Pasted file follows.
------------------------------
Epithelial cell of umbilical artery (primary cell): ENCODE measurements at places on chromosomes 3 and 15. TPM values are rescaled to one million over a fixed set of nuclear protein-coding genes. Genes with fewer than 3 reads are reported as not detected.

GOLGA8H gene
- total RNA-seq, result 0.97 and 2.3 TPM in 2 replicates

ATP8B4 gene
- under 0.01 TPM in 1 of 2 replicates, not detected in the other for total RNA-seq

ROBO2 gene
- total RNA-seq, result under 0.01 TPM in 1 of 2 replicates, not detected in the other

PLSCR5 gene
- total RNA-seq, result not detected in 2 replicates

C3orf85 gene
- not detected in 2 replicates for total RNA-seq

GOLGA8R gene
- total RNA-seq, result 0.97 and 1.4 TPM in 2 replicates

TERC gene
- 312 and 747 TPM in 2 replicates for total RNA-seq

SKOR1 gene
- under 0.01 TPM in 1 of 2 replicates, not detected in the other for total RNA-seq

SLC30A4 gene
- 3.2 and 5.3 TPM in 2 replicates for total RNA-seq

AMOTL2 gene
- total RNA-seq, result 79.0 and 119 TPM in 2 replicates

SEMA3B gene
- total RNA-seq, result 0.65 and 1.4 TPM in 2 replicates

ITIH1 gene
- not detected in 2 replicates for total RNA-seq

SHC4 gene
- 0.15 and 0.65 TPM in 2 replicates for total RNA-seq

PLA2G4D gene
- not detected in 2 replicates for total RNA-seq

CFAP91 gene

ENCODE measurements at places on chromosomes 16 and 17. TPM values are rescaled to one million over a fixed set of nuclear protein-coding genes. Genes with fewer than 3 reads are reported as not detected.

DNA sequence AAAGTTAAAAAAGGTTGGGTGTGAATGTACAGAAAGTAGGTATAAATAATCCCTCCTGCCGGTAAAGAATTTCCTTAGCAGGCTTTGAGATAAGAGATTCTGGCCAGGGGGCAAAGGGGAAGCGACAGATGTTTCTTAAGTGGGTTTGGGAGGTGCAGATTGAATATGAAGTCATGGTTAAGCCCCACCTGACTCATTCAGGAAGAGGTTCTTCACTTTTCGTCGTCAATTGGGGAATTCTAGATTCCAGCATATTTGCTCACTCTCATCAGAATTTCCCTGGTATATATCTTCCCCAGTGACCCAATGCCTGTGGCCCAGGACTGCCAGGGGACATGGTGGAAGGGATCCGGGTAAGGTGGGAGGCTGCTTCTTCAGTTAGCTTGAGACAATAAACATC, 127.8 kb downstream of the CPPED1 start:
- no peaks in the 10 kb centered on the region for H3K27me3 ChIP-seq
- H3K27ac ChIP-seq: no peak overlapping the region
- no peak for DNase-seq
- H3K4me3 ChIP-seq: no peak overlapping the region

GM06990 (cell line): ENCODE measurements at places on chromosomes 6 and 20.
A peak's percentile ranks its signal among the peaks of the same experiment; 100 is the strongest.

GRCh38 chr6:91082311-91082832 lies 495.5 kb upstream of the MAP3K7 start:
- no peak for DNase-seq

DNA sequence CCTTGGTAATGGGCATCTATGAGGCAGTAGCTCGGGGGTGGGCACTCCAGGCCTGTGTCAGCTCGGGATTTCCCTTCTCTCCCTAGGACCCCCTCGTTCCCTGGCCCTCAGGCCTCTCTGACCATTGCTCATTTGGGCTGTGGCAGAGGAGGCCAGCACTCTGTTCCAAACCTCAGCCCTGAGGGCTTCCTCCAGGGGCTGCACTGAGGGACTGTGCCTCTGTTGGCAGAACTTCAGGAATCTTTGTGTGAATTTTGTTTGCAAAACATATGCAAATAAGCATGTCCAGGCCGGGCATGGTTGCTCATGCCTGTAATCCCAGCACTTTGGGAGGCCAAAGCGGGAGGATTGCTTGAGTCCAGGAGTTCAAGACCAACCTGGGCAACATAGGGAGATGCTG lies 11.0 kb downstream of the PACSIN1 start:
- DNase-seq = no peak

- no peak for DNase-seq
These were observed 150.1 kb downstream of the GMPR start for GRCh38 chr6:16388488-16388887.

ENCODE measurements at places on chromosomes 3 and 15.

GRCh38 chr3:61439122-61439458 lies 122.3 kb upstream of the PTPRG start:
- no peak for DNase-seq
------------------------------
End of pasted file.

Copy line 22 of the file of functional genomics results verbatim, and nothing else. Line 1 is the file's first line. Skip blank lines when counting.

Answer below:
SEMA3B gene